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#GCF2018Pacific

GCF Structured Dialogue with the Pacific
30 July – 2 August 2018, Pohnpei, FSM

The Green Climate Fund (GCF) Structured Dialogue with the Pacific, hosted by the Government of the Federated States of Micronesia (FSM) and supported by the Government of Australia, brought together key stakeholders to strengthen the engagement of Pacific island countries and their partners with GCF and accelerate the implementation of GCF projects and programmes in the Region.

The four-day event convened almost 150 participants from 14 Pacific countries, including Government Ministers for a High-Level Session, and representatives of National Designated Authorities, Accredited Entities, Delivery Partners, civil society organisations, the private sector and development partners.

The Pacific has successfully had 9 full funding proposals approved (USD 297.2 million) (eight from public sector and one from private sector), 18 Readiness Proposals (USD 5.47 million) , 1 Project Preparation Fund grant (USD 0.53 million) and had three Direct Access Entities accredited to date. The dialogue provided a strong platform for countries and development partners to share best practices and lessons in: strengthening and streamlining implementation; exploring further investment opportunities including with the private sector; fostering sustainable country ownership and programming; and building effective partnerships.

The dialogue was critical to GCF’s efforts to engage Pacific island countries on achieving their low carbon, climate resilient sustainable development goals. During the Structured Dialogue, 64 new project ideas were discussed (two thirds focusing on adaptation) totalling USD 1.4 billion. Some of these ideas may translate into proposals for funding approval to go before the GCF Board in the future.

Some of the key outcomes and points of shared learning from the Structured Dialogue include:

Climate Vulnerability: The Pacific region is acutely vulnerable to climate change. A number of the Structured Dialogue participants stressed that limiting warming to 1.5 degrees will avoid some of the drastic impacts.

Need for climate science: There was a general acknowledgement that strong climate science must underpin the rationale of climate change projects. While a lot of data exists at the national level, the development and implementation of climate projects needs to be linked closely with national meteorological services. GCF is working with the World Meteorological Organisation (WMO) to determine indicators to strengthen the climate change rationale. At the same time, while scientific evidence is key, uncertainty and a lack of data should not prove a barrier to action.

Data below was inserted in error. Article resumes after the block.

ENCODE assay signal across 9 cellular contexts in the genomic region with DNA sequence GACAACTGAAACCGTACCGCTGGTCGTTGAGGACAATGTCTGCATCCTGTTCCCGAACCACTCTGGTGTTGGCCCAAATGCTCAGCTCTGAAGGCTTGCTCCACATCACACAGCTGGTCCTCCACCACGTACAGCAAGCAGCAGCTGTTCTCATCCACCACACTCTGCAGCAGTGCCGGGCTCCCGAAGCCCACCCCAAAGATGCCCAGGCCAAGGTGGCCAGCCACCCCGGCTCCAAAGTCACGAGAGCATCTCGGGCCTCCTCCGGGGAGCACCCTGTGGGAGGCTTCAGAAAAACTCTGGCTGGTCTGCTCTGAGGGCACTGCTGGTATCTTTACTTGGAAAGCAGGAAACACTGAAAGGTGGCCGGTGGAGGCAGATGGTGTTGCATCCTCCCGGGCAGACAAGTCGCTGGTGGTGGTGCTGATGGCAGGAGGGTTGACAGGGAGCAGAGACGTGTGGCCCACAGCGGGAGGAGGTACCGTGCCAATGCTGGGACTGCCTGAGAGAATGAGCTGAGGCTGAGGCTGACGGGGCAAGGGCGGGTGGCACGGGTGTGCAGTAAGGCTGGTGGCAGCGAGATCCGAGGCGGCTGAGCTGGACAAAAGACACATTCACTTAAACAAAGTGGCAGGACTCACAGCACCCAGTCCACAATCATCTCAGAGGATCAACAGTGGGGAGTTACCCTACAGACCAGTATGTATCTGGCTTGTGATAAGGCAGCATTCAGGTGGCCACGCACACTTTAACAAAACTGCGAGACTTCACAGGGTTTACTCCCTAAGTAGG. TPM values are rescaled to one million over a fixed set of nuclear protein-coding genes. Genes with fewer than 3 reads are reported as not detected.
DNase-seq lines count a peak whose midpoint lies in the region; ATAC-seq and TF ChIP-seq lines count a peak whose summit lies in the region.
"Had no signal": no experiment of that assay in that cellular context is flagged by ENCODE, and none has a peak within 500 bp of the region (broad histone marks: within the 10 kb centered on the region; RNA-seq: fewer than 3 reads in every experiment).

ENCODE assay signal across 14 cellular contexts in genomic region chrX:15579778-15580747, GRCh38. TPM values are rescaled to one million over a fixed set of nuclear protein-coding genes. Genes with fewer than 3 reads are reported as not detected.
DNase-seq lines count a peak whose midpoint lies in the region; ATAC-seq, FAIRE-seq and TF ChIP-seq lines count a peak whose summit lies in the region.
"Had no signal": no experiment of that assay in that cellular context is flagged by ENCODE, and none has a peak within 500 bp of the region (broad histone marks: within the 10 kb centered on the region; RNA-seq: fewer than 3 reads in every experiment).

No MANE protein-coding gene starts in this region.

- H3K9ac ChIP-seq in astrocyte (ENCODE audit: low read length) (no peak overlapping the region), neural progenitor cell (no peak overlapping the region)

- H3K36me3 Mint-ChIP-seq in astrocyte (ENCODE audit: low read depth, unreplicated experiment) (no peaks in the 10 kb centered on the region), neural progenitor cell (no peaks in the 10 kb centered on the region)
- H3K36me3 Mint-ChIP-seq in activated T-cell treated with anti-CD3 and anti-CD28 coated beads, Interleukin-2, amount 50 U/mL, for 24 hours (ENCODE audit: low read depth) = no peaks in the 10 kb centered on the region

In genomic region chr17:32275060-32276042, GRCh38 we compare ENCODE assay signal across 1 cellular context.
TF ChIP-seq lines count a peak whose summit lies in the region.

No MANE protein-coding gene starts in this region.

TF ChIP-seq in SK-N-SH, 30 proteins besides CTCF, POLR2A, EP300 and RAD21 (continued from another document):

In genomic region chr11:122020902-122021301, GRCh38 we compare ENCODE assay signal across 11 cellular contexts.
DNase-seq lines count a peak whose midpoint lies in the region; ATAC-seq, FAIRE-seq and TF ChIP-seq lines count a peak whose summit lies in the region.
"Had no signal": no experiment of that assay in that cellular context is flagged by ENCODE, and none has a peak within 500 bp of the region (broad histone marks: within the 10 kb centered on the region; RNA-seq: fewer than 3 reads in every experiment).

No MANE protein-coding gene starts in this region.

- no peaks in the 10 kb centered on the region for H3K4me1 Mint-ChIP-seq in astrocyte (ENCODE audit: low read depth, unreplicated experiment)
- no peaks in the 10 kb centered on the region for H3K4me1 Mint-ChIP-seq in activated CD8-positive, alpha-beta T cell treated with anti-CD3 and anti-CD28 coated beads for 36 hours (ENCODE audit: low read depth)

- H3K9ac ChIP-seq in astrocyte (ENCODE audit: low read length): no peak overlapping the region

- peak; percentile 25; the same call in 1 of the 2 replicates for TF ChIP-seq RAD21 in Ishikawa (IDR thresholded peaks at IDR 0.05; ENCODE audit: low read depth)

Private Sector: The private sector in the Pacific continue to face challenges in accessing GCF funds. This is due partly to a lack of understanding of GCF processes, and to the small scale and fragmentation of the private sector in Pacific island countries. Options discussed to strengthen private sector engagement include

  • enhancing the participation of small to medium enterprises such as through tax incentives and legislative reforms,
  • the pooling of resources, including sub-regional projects where relevant
  • and forging public- private partnerships.

Readiness: The representatives of many Pacific island countries emphasised the importance of GCF’s readiness programme in getting them to the starting line on climate finance. A number of representatives called for multi-year and programmatic disbursements of readiness grants, rather than one-off approvals. It was widely recognised that readiness delivery partners have an important role.

Regional Presence: Several country representatives again raised the issue of establishing a GCF regional office in the Pacific and volunteered their country to act as the host. They said this would strengthen the support to countries.

Co-financing: Countries requested more clarity on co-financing, noting GCF does not have a specific policy on the ratio of co-financing. This is currently determined largely by national circumstances and according to individual projects. Recognizing that GCF resources will not cover the full climate finance demand in the region, GCF staff encouraged countries to seek opportunities to leverage additional funding.

Simplified Approval Process (SAP): Country representatives appreciated the launch of the Simplified Approval Process (SAP) pilot scheme and were strongly encouraged by GCF staff to utilize this. At the country market place, countries presented their project proposal ideas and concept notes that could potentially go through the SAP. Countries suggested it might be more expedient if the GCF Secretariat, rather than the GCF Board, was able to approve SAP projects.

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